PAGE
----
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Publication numberUS4643580 A
Publication typeGrant
Application numberUS 06/678,779
Publication dateFeb 17, 1987
Filing dateDec 6, 1984
Priority dateDec 8, 1983
Fee statusPaid
Also published asCA1233339A, CA1233339A1, DE3344387A1, EP0144928A2, EP0144928A3, EP0144928B1
Publication number06678779, 678779, US 4643580 A, US 4643580A, US-A-4643580, US4643580 A, US4643580A
InventorsJurgen Gross, Reinhard Dinges
Original AssigneeHoechst Aktiengesellschaft
Export CitationBiBTeX, EndNote, RefMan
External Links: USPTO, USPTO Assignment, Espacenet
Photometer head for small test volumes
US 4643580 A
Abstract
A photometer head having a housing for receiving and supporting small test volumes. The housing includes a recess and a plate for substantially covering the recess. A light transmitter and a light receiver having first and second end surfaces are mounted within the housing and project into the recess at locations substantially opposite one another to define a gap between the first and second end surfaces for retaining the small test volumes. A liquid applicator extends through an aperture in the housing to dispense droplets of liquid test volumes into the gap. The light transmitter directs optical energy at the droplets and the light receiver receives the transmitted energy.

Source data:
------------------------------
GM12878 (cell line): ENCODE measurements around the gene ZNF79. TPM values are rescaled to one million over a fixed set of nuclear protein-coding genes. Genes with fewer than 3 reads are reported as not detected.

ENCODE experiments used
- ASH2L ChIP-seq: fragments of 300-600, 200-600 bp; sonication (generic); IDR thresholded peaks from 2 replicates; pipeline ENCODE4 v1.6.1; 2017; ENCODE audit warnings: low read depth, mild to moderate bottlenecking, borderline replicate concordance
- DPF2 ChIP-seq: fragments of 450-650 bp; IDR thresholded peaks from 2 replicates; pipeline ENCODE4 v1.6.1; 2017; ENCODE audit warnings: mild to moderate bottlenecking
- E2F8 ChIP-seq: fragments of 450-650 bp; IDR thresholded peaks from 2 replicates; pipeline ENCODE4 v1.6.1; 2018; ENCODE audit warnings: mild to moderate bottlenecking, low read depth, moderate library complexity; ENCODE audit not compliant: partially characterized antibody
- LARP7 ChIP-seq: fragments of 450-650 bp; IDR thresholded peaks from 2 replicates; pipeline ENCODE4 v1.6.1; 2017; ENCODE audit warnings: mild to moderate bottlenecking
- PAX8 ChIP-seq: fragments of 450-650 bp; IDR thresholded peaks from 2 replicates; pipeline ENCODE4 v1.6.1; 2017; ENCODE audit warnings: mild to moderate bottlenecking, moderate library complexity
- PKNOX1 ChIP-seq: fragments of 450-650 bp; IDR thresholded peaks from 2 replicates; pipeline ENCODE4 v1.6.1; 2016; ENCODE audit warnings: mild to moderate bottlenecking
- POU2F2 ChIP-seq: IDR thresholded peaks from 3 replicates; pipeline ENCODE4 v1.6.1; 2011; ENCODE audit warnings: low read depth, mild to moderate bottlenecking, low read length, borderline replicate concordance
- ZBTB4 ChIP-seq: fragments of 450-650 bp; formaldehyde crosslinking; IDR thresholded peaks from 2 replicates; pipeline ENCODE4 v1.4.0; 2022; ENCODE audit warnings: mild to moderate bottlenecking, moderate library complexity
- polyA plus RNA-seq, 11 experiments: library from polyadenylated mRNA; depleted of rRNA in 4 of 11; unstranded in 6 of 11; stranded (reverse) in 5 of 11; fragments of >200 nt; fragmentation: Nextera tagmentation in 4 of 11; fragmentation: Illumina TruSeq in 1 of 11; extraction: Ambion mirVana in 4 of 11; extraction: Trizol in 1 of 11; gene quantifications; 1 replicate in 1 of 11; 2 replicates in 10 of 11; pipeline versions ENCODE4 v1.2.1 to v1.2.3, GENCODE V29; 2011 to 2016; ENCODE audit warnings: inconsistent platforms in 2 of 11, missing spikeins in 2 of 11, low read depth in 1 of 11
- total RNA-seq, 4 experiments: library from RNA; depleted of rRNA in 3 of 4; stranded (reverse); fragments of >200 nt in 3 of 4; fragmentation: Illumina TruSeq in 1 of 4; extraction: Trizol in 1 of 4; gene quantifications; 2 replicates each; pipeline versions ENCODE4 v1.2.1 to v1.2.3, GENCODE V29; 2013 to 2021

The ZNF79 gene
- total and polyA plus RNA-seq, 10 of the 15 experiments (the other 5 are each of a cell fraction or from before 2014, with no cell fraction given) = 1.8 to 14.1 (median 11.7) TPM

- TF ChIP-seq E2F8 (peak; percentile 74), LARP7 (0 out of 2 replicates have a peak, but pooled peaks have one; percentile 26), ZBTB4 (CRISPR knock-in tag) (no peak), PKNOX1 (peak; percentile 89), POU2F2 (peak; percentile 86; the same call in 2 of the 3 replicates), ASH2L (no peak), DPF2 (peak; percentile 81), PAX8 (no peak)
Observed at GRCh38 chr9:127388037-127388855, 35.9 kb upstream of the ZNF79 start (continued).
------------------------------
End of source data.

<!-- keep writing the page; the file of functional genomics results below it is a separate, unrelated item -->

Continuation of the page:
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Claims(6)
We claim:
1. A photometer head for small test volumes comprising:
housing means for receiving and supporting the small test volumes, said housing means including a recess and plate means for substantially covering said recess, said plate means having an aperture extending therethrough;
light transmitter means mounted within said housing means and projecting into said recess, said light transmitter means having a first surface positioned within said recess;
light receiver means mounted within said housing means and projecting into said recess, said light receiver means having a second end surface within said recess substantially opposite said first end surface, wherein said first end surface faces said second end surface to define a gap between said first end surface and said second end surface for retaining the small test volumes;